2. According to Mr. Menk’s letter (Cf. my translation), Peter Sr. who is sup posed to have come from Windstein (Uncle Albert’s letter) about 1786, was born in Fleckenstein too. But is not sure whether Mr Menk - who has deceased, has any documents or proofs.
3. Both Tante Bichen and Mr. Menk cooroberate Ray’s supposition that Peter had been married to Katherina before he married Magdalena in about 1796.
Tante Binchen contends that the sons Peter and Valentin derive from the first marriage of Peter, Sr., but that there must have 3 or 4 children from the sec ond. It is to Ray’s merit to have discovered these children, So we can conclue that Katherina, Caspar, Anna, Jakob and Christian come from the second marriage. (Tante Binchen, who was not sure about the number of children, must have been mistaken by one child).
5. Uncle Albert informs me in his letter about the parents of Henriette Schon— beck; Johannes Schonbeck, Pachter (=tenant) of Hof Trages near Hanau and his wife Elisabeth Hohi, who died 20 Dec. 1801. They are grandparents of Frederick the America traveler.
6. Both Tante Binchen and Uncle Albert provide us with several additional dates of birth and decease.
7. Problem No. 1: From Mr. Menk’s chart we see that Johannes(Nr, 18), the son of Valentin(Nr. 36) was born at Hof Ludwigsburg in 1781, at a time we suppose Peter St., who must have come in 1780 from Windstein, to be the farmer of the estate. This corroborates our supposition that Valentin and Peter, Sr. were brothers(cf, above Mr. 1). This birth, however, is either an inconsistence or it leads us to the conclusion that the two brothers must have come from Alsace simultaneously and might have even run the farm together.
8. Problem No, 2: As, according to Tante Binchen, the Nafzigers left Hof Ludwigs burg and moved to Hof Obergladbach ii 1818, it is very sure that Frederick’s birth place is Obergladbach, as Ray states (Page 3, line 28) because he was born 2nd. Dec 1818,(Tante B.). Uncle Albert however states that the place of his birth was Kudwigsburg. Probably he is mistaken, The same case applies to Magdalene. But it strikes me that he contends that Walsmannshausen was the birthplace of his Uncle Peter as well as the place of his decease a year later in 1824 and that Waldmanns— hausen is the birthplace of his father Jacob. I am writing to his son Dr. Helmut Nafziger to solve this mistery.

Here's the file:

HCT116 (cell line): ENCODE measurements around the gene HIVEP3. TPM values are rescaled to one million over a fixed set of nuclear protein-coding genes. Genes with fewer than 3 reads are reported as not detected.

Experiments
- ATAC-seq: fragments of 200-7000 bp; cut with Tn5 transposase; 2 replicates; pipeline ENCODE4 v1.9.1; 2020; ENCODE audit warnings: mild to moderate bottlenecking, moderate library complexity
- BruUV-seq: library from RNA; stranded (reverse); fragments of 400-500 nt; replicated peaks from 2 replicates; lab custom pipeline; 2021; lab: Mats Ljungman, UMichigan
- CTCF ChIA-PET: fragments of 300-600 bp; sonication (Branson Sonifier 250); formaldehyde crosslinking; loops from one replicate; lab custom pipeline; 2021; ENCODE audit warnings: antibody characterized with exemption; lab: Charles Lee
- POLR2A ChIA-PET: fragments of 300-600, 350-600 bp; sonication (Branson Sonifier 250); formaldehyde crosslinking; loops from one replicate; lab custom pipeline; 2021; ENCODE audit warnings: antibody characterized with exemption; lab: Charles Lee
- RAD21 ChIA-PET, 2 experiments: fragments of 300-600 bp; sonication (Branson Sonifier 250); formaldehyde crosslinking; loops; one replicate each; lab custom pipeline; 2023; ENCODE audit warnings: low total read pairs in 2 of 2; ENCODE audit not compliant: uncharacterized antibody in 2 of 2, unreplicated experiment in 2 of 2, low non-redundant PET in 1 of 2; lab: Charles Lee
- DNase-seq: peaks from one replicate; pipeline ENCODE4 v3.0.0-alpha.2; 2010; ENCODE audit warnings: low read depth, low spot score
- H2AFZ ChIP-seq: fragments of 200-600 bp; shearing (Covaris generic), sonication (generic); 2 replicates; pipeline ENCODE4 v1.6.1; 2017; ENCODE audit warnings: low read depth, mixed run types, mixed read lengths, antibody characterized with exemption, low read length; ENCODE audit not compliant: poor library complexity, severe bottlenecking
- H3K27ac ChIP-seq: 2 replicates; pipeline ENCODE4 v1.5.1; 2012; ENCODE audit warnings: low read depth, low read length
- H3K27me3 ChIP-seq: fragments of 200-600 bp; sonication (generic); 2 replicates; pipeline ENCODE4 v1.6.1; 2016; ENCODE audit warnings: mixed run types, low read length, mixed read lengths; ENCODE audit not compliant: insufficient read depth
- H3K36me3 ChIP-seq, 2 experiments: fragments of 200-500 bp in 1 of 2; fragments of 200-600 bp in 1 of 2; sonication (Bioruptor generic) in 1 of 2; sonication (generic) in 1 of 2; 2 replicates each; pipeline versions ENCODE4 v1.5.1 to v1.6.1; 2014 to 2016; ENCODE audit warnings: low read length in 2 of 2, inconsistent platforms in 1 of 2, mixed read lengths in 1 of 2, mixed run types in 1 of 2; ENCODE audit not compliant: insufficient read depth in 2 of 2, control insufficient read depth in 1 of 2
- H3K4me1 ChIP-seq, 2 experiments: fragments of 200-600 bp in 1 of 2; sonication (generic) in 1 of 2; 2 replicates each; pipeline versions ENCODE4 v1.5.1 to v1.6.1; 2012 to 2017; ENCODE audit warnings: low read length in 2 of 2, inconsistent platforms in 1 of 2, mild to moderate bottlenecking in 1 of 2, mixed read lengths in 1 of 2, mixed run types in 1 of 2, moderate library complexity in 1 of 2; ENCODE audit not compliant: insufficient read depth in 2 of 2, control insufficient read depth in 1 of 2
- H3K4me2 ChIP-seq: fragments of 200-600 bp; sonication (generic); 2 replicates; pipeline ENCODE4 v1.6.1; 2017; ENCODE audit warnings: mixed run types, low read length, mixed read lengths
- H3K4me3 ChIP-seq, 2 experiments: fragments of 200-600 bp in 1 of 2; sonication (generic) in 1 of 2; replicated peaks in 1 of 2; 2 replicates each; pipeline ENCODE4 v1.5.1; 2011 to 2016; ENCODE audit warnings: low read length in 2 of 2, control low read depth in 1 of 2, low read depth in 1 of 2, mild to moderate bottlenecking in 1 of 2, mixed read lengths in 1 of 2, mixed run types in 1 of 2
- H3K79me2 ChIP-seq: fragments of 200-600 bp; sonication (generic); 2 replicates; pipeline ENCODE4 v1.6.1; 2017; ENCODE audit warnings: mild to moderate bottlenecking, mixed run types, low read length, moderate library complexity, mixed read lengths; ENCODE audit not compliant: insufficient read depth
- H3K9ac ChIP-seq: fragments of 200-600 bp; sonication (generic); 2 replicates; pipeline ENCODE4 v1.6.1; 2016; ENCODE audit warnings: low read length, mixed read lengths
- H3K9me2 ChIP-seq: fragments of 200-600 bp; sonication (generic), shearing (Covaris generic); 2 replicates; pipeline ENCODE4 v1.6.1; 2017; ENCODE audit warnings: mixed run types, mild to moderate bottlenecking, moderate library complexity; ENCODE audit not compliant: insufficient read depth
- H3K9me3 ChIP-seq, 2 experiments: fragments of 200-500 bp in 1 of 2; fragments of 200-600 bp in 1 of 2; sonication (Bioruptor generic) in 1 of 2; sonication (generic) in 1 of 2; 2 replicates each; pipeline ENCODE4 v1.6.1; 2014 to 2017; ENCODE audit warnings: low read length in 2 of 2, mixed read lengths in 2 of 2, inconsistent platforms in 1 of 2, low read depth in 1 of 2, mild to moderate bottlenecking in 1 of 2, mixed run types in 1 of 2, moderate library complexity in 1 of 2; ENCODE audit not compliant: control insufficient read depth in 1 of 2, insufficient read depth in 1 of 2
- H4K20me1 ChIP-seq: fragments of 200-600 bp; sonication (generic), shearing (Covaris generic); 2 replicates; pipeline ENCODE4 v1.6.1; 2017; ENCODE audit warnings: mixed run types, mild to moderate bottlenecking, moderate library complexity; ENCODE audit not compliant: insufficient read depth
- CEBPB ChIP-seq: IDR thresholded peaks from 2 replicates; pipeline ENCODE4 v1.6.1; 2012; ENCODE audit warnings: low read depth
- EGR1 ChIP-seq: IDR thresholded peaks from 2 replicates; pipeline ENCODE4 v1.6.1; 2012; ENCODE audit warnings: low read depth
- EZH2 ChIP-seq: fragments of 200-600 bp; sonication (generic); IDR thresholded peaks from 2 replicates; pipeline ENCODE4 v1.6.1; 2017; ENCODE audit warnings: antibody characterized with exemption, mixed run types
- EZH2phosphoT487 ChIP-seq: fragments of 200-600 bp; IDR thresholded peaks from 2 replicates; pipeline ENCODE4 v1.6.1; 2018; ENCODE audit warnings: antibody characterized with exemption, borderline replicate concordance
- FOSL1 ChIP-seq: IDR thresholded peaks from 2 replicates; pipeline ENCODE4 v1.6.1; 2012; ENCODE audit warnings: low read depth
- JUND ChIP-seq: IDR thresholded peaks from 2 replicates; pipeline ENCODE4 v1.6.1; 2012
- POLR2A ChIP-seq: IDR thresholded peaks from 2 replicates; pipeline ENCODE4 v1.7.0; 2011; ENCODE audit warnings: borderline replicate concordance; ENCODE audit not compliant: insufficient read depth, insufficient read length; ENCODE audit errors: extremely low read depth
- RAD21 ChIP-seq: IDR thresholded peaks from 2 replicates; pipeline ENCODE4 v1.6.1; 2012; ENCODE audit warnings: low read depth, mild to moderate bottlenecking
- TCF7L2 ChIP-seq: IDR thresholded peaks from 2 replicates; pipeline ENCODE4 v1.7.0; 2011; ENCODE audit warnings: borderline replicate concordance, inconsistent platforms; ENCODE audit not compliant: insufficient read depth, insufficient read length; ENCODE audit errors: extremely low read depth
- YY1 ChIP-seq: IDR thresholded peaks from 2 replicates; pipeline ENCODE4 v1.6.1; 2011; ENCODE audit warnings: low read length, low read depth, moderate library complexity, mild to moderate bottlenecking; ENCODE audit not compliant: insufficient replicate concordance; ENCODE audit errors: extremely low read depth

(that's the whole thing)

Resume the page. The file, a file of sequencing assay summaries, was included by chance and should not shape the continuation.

9. A question: Why do you write Frederick Naffziger with double-f, while our Nafzi gers have the spelling with a single—f?
Page Two
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Trans1s of a ietter excerpt that Gerhard Na Stocidorf.was kind enougs to send to and tcat, as o can conci. from the text, Sust bays te wr v Jaaott Nafzig.r borrt 6t Marco 1866 a ‘ called ante ac: tioccen c.n about 19.1:
My great—grandfather Peter Nafziger was from the crger of ( near Seelbach, an nours distance f:o5 nere. ce srm was so in ‘018, the buildings were torn down and the farmland wa farmers after being diti dad into lots.
in 1818 my great—grandfather hat rented the domain ic was married to a Katherina Nafziger. She died early, ea behind toe two son. eter and Valentin. rater was our grandfather. Valontin stayed nero and died unmarried.
Great—grandfather married for a second tine. with Magdaleria Schanz he had 3 or 14 children. Anna Nafziger stayed here and died having reached a hiéh age. I do not know what has become of the other brothers and sisters.
In 1833 my grandfather Peter took over the domain. H. was married to Henrietta, née Schhnbeck from Eof (farm) Trages near Hanmu. Their children were
Friedrich(=Frederick) horn 2nd Dec.1818, emigrated to America as a young ma:
Magdalene, born 11th J1&h married to Andreas Otto from Feldhacher Hof
- n Ja.kob Nafziger, born 3. th Nov. 18214 wasour father
Johannes Nafziger 214 th June 1827 married to Margarete Giingerich went to
Ottrau Kurhesssen